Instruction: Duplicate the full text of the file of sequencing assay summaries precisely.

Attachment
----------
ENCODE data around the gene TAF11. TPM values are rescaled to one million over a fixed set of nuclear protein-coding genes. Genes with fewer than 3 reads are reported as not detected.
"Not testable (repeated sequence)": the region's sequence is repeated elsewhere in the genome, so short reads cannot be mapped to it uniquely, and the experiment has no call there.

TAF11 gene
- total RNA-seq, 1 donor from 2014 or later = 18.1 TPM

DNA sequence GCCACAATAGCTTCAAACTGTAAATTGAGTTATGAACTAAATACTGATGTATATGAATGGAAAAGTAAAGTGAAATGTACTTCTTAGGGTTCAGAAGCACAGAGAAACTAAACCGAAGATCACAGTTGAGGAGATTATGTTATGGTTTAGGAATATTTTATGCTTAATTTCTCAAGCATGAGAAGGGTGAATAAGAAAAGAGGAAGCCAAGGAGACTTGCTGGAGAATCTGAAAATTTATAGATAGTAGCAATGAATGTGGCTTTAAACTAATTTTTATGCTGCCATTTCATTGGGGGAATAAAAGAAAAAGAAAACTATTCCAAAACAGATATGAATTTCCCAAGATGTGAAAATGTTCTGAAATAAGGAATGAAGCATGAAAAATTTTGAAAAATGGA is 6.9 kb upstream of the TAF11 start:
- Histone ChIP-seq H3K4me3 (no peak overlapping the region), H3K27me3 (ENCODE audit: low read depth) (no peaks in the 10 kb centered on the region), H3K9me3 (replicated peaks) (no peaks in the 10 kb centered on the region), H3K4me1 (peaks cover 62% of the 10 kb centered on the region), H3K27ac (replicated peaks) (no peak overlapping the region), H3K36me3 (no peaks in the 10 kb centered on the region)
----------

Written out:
ENCODE data around the gene TAF11. TPM values are rescaled to one million over a fixed set of nuclear protein-coding genes. Genes with fewer than 3 reads are reported as not detected.
"Not testable (repeated sequence)": the region's sequence is repeated elsewhere in the genome, so short reads cannot be mapped to it uniquely, and the experiment has no call there.

TAF11 gene
- total RNA-seq, 1 donor from 2014 or later = 18.1 TPM

DNA sequence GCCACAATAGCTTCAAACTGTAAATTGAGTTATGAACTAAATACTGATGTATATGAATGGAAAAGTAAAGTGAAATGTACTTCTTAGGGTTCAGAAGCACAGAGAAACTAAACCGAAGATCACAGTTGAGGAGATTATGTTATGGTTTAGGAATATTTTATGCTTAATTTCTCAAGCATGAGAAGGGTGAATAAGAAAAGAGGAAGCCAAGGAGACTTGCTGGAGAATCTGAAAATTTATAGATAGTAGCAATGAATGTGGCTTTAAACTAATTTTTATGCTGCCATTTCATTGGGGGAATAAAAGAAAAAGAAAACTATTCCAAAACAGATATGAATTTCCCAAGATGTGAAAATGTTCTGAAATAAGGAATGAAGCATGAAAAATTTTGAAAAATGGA is 6.9 kb upstream of the TAF11 start:
- Histone ChIP-seq H3K4me3 (no peak overlapping the region), H3K27me3 (ENCODE audit: low read depth) (no peaks in the 10 kb centered on the region), H3K9me3 (replicated peaks) (no peaks in the 10 kb centered on the region), H3K4me1 (peaks cover 62% of the 10 kb centered on the region), H3K27ac (replicated peaks) (no peak overlapping the region), H3K36me3 (no peaks in the 10 kb centered on the region)